In agreement with our findings showed that the amount of active PAI-1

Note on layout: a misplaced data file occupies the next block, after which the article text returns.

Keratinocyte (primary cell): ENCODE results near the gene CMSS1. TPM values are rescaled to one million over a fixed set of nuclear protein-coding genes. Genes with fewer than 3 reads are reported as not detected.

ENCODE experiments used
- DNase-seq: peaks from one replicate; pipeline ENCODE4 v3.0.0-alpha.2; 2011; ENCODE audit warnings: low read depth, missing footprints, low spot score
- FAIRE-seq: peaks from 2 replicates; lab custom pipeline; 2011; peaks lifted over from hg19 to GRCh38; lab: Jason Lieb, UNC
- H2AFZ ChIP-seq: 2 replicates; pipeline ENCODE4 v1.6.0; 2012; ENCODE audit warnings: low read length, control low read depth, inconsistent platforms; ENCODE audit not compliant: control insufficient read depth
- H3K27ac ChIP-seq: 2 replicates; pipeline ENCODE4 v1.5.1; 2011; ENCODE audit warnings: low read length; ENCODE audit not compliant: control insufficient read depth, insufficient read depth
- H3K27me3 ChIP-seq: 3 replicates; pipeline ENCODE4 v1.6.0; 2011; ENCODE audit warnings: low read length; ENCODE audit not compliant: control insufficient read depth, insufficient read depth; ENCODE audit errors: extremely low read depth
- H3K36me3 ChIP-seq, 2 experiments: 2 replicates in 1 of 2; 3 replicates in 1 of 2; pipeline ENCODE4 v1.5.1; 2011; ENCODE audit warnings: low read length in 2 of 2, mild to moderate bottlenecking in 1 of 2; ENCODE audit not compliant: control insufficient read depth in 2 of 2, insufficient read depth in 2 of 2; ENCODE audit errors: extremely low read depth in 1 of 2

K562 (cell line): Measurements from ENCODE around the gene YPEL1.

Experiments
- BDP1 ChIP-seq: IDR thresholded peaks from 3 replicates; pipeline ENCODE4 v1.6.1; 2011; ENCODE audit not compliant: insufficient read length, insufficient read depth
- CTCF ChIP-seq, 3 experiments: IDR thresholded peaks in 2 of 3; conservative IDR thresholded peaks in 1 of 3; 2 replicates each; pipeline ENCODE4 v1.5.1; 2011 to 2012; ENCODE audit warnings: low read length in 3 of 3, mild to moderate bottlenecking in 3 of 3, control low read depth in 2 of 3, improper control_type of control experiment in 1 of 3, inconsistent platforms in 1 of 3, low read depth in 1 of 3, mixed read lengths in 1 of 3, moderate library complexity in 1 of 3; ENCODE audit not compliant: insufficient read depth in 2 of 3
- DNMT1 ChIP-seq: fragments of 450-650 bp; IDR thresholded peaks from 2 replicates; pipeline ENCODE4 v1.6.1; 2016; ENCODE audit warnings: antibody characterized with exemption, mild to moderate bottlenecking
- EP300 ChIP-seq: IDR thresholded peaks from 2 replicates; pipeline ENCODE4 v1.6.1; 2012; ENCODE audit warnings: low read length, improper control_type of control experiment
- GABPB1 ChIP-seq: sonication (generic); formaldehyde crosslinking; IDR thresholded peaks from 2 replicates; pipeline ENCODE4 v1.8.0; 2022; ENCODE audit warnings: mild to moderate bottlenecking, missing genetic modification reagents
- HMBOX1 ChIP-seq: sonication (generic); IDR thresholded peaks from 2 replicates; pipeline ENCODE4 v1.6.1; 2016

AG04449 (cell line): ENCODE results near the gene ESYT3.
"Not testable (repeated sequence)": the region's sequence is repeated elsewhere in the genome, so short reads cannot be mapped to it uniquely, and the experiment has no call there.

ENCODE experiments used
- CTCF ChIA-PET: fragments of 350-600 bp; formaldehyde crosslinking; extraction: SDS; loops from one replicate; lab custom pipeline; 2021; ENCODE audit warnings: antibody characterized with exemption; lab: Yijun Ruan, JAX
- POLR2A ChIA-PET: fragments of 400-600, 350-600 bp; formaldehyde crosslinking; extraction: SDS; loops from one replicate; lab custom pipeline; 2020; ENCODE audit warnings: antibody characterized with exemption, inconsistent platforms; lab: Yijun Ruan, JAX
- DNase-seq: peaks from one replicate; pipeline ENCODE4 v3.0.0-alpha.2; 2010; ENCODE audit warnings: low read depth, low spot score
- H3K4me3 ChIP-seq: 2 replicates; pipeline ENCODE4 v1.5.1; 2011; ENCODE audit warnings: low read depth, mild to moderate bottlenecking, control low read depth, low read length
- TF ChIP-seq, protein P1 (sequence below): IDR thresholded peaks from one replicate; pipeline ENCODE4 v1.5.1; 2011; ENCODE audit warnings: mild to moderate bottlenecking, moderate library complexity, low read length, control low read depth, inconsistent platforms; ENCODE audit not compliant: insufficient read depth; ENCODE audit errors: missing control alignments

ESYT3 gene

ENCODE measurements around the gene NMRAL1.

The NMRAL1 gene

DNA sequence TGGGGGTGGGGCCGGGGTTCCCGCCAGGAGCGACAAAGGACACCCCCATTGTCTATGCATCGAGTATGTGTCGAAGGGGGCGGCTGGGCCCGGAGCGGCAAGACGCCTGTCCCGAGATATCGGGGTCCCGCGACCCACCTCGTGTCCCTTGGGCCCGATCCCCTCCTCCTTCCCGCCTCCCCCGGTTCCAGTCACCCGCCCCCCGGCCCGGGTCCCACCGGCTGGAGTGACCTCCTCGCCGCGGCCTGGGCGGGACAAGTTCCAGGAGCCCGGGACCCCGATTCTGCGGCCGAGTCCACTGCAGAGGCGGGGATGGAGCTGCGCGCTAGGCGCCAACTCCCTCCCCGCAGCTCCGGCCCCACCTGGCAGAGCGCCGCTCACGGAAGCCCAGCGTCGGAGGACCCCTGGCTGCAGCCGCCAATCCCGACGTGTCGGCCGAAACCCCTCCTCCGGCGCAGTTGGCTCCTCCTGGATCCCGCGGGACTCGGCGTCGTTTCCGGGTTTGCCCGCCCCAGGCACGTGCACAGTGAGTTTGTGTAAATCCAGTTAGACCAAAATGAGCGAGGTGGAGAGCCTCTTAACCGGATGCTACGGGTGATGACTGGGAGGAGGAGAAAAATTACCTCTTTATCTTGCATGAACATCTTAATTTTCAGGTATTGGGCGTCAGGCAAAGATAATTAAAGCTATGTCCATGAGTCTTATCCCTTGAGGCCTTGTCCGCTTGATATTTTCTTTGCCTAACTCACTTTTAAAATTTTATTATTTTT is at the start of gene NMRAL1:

Observations are consistent with CQ arresting GW 501516 endosomal PF-3084014 supplier trafficking from the early to late endosome, which causes accumulation of virus that does not progress to the late endosome as normal, resulting in an abortive infection. Our screening data and many in vitro studies have suggested that CQ inhibits a number of viral pathogens through nonspecific effects on cell entry events. The generally accepted mechanism is that CQ is a lysosomatropic agent that accumulates in endosomal compartments, where it interferes with acidification, alters vesicle sorting, and inhibits the events that trigger fusion and release of viral components into the cytosol. In the case of EBOV, the mechanism of CQ appears in part to be due to its wellcharacterized inhibitory effects on the pH-dependent cathepsins B and L, which have been shown to play essential and accessory roles, respectively, in EBOV GP processing events prior to fusion. Our data further show that at the concentration tested, CQ directly perturbs virus trafficking, leading to the formation of what appear to be aggregates of accumulated virus particles. In this case, CQ appears to inhibit progression of EBOV through the cell, in addition to potential effects on proteolytic processing. It is currently unclear which mechanism is most important for the observed effects of CQ in vitro and in vivo. In addition to its impact on viral trafficking, CQ has been shown to interfere with viral replication by impairing the glycosylation machinery in the Golgi that would direct trafficking and maturation of nascent viral proteins. This is thought to be the major mechanism by which CQ inhibits HIV and may also affect filoviruses and influenza, which are dependent on glycosylation for both cell attachment and uptake. CQ has also been demonstrated to inhibit endocytic toll-like receptor signaling, which may have in vivo effects on key innate responses that depend on endosomal recognition of pathogen nucleic acids or other components. A large body of evidence implicates CQ in the inhibition of the entry processes of diverse viral families and suggests that this may be a valid approach to repurpose an inexpensive, widely available drug as a much-needed countermeasure in either a mono- or combination therapy. Our results provide further

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